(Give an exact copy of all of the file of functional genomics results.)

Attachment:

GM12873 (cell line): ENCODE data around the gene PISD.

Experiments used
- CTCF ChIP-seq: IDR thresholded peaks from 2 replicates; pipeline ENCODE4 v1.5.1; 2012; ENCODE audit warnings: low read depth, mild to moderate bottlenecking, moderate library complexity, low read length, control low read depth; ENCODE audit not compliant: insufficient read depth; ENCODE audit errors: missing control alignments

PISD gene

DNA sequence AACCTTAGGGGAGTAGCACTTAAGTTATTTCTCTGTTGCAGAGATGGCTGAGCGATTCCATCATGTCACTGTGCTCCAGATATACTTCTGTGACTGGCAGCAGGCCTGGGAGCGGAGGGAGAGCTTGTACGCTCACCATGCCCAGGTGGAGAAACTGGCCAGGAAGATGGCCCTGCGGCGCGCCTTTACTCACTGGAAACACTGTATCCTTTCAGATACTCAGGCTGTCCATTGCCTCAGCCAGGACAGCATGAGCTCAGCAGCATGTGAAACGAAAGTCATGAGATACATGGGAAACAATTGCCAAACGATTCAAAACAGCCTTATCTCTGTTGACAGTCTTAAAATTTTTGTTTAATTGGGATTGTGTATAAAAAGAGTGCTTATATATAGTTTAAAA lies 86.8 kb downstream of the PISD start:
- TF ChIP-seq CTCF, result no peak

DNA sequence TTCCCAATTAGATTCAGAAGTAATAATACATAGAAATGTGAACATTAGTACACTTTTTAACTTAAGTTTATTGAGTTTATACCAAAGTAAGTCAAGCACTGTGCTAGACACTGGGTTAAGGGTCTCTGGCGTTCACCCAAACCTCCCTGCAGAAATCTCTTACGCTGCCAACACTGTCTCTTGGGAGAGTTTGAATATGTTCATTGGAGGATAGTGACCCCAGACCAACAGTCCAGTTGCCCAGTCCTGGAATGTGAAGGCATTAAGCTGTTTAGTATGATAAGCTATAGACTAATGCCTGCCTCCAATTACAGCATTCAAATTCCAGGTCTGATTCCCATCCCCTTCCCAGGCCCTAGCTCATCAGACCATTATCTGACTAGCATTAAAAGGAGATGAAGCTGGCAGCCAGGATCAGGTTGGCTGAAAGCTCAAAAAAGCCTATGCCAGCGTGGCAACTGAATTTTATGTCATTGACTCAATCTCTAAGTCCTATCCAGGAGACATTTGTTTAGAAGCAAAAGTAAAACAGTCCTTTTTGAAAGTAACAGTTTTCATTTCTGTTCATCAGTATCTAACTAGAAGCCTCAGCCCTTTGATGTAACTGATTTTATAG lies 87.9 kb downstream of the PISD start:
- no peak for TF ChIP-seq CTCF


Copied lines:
GM12873 (cell line): ENCODE data around the gene PISD.

Experiments used
- CTCF ChIP-seq: IDR thresholded peaks from 2 replicates; pipeline ENCODE4 v1.5.1; 2012; ENCODE audit warnings: low read depth, mild to moderate bottlenecking, moderate library complexity, low read length, control low read depth; ENCODE audit not compliant: insufficient read depth; ENCODE audit errors: missing control alignments

PISD gene

DNA sequence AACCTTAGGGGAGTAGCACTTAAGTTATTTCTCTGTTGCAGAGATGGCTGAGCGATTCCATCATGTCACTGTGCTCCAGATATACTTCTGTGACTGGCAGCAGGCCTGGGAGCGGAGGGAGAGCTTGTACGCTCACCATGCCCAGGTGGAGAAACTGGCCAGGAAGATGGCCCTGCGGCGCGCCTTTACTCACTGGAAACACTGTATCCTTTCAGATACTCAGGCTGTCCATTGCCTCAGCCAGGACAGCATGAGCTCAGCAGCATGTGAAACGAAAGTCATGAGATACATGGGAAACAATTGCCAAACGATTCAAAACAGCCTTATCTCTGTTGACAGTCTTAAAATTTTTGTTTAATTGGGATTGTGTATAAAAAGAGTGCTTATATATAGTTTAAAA lies 86.8 kb downstream of the PISD start:
- TF ChIP-seq CTCF, result no peak

DNA sequence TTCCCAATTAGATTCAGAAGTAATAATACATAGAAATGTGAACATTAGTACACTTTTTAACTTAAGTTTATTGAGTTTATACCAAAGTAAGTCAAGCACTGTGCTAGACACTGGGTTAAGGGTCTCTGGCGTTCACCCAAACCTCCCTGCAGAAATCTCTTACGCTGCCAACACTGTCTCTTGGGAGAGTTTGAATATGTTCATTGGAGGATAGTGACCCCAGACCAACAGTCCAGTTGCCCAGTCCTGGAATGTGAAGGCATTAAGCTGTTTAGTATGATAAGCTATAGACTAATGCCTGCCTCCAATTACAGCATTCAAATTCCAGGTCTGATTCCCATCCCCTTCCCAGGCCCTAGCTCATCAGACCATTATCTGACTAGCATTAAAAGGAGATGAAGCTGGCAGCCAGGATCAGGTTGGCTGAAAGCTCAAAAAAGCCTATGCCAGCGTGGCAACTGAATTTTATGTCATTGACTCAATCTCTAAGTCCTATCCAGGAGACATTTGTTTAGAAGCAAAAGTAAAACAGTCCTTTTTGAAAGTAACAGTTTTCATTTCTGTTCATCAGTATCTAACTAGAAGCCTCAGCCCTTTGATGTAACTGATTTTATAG lies 87.9 kb downstream of the PISD start:
- no peak for TF ChIP-seq CTCF